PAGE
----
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Penn State invites public to view free Thursday discussion, will hold community forum Saturday
An online forum Thursday afternoon will discuss how income inequality leads to poor health for Black women.
“Socioeconomic and Environmental Perspectives on Black Women’s Health” will be moderated by Johnathan White, history lecturer at Penn State Greater Allegheny campus in McKeesport. The event begins at 3 p.m. and will be streamed live on Penn State’s website at watch.psu.edu/crossingbridges.
The panel discussion is the second in this year’s series of Crossing Bridges Summit events. The first, in October, examined Black women’s health from a medical perspective.
Jacqueline Edmondson, Greater Allegheny chancellor and chief executive officer, said the Crossing Bridges Summit committee selected this year’s theme after reading the 2019 report “Pittsburgh’s Inequality Across Race and Gender.”
That report, written for Pittsburgh’s Gender Equity Commission by five faculty members at the University of Pittsburgh, found serious income and educational disparities for all women in the region, but especially Black women and girls, as compared to men.
The study compared Pittsburgh to 89 other cities and concluded that Black women in Pittsburgh were more likely to die in child-birth than in almost any other American city. It also reported that Black women in Pittsburgh are more likely to face unemployment and poverty than 85 percent of other cities.
“We want to partner with local and national experts to help the campus community and the public understand the issues identified in this report, to consider how these issues are manifest in the Mon Valley region, and to identify areas where the campus can collaborate with community partners to be a catalyst for change,” Edmondson said.
Created in 2017, the annual “Crossing Bridges Summit” at Penn State Greater Allegheny is designed to examine ways that the McKeesport campus can serve as a catalyst for social change and bridge racial divides in the Pittsburgh-area community.
Previous speakers have included McKeesport native, All-American football star and Penn State trustee Brandon Short, award-winning author and Georgetown University professor Michael Eric Dyson, and 1960s activist Angela Davis.
Panelists for Thursday’s event are scheduled to include Dannai Wilson, program director for Maternal and Child Health, Allegheny County Health Department; Jim Kelly, deputy director, Bureau of Environmental Health, Allegheny County Health Department; Tammy Thompson, poverty expert and executive director, Circles of Greater Pittsburgh; and Germaine Gooden Patterson, community health worker, Women for a Healthy Environment.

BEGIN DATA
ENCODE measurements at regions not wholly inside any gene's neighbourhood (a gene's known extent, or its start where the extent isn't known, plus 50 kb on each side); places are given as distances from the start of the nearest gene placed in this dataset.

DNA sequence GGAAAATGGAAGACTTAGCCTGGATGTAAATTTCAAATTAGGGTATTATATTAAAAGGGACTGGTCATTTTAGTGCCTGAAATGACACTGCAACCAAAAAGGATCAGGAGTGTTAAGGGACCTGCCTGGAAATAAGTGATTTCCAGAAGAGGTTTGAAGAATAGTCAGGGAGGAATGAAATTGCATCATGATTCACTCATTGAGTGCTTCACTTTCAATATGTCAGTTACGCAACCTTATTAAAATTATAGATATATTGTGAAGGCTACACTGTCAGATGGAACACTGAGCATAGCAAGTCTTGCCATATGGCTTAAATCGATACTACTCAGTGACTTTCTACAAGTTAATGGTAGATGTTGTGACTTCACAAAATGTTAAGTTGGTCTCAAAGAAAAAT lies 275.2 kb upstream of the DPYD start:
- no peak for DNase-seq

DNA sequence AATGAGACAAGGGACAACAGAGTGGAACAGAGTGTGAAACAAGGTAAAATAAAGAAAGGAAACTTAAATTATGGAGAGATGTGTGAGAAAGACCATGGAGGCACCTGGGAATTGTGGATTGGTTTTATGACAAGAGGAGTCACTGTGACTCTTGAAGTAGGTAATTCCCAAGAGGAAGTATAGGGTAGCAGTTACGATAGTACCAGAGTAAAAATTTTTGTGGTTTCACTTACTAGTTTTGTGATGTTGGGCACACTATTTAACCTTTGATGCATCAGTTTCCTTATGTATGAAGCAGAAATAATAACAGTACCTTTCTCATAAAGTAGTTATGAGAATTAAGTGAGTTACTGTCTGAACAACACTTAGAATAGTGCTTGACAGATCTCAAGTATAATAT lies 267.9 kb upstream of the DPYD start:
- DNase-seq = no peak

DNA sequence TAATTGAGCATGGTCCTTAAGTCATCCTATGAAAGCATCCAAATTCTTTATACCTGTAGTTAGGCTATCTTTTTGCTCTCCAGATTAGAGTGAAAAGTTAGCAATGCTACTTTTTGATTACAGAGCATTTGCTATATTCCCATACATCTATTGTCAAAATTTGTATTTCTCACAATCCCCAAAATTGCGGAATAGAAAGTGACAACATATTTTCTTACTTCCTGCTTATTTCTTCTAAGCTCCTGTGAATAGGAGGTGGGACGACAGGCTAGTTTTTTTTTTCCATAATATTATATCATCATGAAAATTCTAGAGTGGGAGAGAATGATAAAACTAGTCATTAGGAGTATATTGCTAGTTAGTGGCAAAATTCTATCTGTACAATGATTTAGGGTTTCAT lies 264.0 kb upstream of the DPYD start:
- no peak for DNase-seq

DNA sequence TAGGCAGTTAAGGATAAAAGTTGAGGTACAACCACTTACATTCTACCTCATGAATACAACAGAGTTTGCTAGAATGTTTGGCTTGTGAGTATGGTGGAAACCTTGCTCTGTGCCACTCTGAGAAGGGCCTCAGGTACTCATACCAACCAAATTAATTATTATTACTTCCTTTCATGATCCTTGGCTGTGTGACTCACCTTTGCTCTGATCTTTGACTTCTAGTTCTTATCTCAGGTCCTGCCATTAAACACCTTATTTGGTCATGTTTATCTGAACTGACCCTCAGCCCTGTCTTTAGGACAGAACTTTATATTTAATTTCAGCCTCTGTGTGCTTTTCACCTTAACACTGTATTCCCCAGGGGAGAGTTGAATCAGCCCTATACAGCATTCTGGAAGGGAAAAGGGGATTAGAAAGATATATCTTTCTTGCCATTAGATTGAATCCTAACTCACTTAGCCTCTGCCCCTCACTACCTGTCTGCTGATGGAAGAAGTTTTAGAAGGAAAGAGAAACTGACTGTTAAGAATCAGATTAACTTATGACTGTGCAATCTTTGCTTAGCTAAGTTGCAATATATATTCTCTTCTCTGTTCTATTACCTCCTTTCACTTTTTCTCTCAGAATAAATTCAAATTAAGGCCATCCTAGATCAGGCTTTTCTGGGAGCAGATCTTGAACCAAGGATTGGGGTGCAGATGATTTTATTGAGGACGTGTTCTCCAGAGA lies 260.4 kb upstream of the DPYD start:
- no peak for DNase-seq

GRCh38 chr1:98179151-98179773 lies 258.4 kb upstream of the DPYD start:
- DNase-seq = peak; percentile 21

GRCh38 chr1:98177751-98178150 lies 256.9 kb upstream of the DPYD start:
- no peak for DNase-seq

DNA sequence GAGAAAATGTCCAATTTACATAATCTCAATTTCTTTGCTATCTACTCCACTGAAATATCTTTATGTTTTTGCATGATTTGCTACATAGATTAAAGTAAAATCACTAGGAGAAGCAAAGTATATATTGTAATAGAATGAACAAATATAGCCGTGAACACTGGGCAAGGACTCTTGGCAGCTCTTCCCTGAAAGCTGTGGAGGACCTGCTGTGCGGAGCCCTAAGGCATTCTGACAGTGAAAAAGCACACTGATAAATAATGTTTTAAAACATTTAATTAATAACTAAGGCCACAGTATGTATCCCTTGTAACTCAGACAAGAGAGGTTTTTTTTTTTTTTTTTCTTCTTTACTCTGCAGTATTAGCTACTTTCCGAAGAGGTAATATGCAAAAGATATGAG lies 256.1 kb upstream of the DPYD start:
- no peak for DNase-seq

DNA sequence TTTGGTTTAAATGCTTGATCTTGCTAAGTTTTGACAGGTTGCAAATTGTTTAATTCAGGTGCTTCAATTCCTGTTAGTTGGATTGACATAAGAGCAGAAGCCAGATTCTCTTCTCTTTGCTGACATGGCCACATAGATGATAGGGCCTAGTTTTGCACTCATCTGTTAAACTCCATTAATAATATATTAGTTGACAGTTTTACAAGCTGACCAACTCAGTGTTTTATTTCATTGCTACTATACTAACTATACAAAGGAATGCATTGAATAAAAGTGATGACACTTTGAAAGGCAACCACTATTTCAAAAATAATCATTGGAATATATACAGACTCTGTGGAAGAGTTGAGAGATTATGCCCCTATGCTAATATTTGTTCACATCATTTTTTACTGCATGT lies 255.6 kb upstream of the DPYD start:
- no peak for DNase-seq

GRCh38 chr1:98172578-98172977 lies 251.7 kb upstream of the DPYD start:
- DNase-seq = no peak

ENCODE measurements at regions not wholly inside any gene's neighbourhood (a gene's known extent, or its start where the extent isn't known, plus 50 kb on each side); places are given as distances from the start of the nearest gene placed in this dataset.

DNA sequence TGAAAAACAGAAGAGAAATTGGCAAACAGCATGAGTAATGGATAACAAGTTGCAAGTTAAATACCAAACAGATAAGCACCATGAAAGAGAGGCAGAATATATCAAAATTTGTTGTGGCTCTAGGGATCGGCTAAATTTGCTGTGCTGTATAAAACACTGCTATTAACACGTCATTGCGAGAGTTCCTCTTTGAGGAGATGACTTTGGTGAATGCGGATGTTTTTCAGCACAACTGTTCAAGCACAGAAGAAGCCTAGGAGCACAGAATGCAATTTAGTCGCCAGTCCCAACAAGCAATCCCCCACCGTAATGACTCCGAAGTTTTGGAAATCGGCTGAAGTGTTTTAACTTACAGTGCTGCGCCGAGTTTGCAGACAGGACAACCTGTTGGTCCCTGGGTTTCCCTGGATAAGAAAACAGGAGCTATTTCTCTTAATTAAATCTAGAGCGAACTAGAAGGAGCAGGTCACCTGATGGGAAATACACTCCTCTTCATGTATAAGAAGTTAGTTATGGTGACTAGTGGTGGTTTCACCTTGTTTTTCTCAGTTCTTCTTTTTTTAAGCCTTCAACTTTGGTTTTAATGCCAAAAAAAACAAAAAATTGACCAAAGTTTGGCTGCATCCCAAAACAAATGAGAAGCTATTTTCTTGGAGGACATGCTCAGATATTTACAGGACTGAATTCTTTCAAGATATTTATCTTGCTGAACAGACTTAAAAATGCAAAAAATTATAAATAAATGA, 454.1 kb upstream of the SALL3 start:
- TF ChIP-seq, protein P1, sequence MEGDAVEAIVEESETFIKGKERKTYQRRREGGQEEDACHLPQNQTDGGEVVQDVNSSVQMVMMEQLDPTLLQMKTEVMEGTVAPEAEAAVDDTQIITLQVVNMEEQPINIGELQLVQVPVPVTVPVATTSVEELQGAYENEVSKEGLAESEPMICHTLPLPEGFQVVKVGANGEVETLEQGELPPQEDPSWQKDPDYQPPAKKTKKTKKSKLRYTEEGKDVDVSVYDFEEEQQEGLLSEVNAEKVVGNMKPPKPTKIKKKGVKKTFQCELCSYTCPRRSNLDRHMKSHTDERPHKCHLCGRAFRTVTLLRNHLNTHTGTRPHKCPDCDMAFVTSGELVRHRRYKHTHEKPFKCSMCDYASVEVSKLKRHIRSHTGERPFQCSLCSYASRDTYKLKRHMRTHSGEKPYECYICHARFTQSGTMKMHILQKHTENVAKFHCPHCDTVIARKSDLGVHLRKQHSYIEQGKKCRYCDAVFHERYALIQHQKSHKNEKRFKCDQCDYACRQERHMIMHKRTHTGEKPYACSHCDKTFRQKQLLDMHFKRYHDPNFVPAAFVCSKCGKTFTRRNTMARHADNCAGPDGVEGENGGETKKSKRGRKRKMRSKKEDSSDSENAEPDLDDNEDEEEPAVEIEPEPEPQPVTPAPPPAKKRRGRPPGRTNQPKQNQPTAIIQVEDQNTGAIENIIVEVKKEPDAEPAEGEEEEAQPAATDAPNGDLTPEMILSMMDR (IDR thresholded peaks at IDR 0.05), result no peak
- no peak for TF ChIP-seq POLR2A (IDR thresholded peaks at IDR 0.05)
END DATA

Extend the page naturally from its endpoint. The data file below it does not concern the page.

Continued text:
On Saturday, the McKeesport campus will hold a “virtual summit talk” at 10 a.m., allowing campus and community members to discuss the panelists’ perspectives and to identify ways to take positive steps to address inequality in the Pittsburgh area.
Although Saturday’s event is also free and open to the public, pre-registration is required at greaterallegheny.psu.edu/register-summit-talks.
“Our October Summit Talk marked the first time we offered a live stream broadcast of the event,” Edmondson said. “On the day of the event, it was viewed more than 300 times by audience members in over 19 states and Canada. Over 50 people have watched the archived recording.
“That engagement demonstrates that people want to learn about the serious inequities faced by Black women,” she said. “We hope as people continue to watch and learn from our panelists, that they will become advocates for meaningful change in their communities.”
The Crossing Bridges Summit program includes five elements—the speakers series, the summit talks, discussions led by students, a visiting scholar program and a task force on racial equality and justice.
Highmark Blue Cross Blue Shield and Allegheny Health Network are sponsoring this year’s summit.
Originally published December 09, 2020.